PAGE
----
MIDLIFE IS A TIME when exercise should be less focused on how you look and more on how you move. Yes, it's great to look good, but not if it hurts your health or makes you less mobile.
Mobility affects so many parts of our daily life, from being able to do simple tasks to being able to talk to other people and walk safely without help.
In your 20s, you can be gung-ho about exercise because your body heals quickly and still benefits from the natural flexibility you had as a child. But as time passes, even simple moves like squats and lunges can become complex and take more effort.
As we age, mobility is essential not only for our bodies but for our minds as well. Research shows that exercise helps keep the brain in good shape to process memories, prevent cognitive decline, and even prevent dementia.
Mobility and flexibility are not the same, but they don't rule each other out either. Mobility means moving around without putting too much strain on the body. How flexible we are is based on how far our muscles can move. Without it, the muscles shorten and become tight.. Flexibility can help with mobility, and mobility can help with flexibility.
The capacity to move is vital for functional independence and quality of life. Unfortunately, mobility deteriorates with age. It's a crucial step in becoming disabled, which makes the risk of disability and death much higher. In ageing populations mobility limitations lead to a cascade of adverse events in old age.
Exercise and staying fit are not at the forefront of the minds of people who need them the most. It's vital at any age to be able to move around. The ageing process can be challenging for the body, so it's important to keep moving and be flexible. Evidence shows that physically active older adults are more likely to have a better physical function and a longer functional life expectancy than sedentary older adults.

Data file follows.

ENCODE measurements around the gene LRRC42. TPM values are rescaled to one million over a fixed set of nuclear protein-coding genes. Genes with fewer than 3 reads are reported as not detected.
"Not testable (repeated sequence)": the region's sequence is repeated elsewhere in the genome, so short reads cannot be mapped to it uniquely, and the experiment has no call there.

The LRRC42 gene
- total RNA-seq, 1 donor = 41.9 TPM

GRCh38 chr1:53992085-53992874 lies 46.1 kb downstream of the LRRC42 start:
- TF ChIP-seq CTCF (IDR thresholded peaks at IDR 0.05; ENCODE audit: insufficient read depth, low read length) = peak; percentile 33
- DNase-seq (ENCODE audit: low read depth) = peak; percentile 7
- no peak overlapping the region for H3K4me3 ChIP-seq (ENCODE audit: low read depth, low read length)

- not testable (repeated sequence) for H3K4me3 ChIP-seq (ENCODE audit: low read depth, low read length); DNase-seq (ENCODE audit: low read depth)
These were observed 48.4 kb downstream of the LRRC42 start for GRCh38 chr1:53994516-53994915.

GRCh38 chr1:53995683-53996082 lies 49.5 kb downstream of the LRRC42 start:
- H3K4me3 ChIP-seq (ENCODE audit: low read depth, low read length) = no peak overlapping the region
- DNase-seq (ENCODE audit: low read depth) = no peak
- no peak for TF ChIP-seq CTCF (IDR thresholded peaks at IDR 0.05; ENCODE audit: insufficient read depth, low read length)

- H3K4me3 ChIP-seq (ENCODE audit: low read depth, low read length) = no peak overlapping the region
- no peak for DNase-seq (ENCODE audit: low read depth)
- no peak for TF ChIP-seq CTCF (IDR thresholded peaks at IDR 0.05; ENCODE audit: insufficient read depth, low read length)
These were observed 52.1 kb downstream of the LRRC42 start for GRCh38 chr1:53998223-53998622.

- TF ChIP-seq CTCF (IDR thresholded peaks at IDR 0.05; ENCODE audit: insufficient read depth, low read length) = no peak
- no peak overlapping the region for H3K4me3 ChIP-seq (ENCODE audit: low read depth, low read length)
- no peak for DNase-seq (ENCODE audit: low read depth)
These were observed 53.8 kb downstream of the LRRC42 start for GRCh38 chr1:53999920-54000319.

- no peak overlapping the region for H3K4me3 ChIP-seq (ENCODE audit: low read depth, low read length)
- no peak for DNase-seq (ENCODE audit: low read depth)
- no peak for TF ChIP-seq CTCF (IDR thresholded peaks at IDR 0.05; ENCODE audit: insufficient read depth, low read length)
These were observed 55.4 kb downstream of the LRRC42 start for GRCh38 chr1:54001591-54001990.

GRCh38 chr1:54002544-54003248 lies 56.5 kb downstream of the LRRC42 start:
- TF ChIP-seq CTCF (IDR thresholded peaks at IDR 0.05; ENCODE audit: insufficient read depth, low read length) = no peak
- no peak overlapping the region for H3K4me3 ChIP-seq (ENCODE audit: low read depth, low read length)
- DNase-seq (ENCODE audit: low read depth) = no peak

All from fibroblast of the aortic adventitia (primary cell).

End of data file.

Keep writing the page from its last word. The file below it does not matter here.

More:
The world's population is getting older; therefore, it is crucial to focus on the importance of mobility to keep people mobile longer. Mobility training can make our joints and muscles more flexible, helping us stand up straighter, eliminate everyday aches and pains and make us more aware of our bodies.
Your spine is key to mobility. Incorporating exercises like Cat-Cow will increase your spinal range of motion. The goal is to activate all the muscles around your spine and explore new ranges of motion.
Cat-Cow is one of the best mobility and flexibility exercises you can do. The movement aims to activate all the muscles that attach to each vertebra of your spine. Focus on the slow and controlled motion. It increases the flexibility of the neck, shoulders and spine. The movement also stretches the muscles of the hips, back, abdomen and chest. Each movement has either an inhalation or exhalation of the breath, making this a simple breathing technique.
You can perform Cat-Cow on an exercise mat or a carpeted floor.
Starting Position: All Fours
Start on your hands and knees, aligning your wrists underneath your shoulders and your knees underneath your hips.
Think of the spine as a straight line connecting the shoulders to the hips. Try visualizing the line extending forward through the crown of the head and back through the tailbone – the position of a neutral spine.
Keep the neck long by looking down and out.
Inhale and Arch for Cow Pose
Curl your toes under.
Tilt your pelvis back so that your tailbone sticks up.
Let this movement ripple from your tailbone up your spine so that your neck is the last thing to move.
Your belly drops down, but keep your abdominal muscles hugging your spine by drawing your navel in.
Take your gaze gently up toward the ceiling without cranking your neck.
Exhale and Round for Cat Pose
Release the tops of your feet to the floor.
Tip your pelvis forward, tucking your tailbone. Again, let this action
move up your spine. Your spine will then naturally round.
Draw your navel toward your spine.
Drop your head.
Take your gaze to your navel.
Repeat the Cat-Cow Stretch on each inhale and exhale, matching the movement to your breath.
Continue for 5 to 10 breaths, moving the whole spine. After your final exhale, come back to a neutral spine.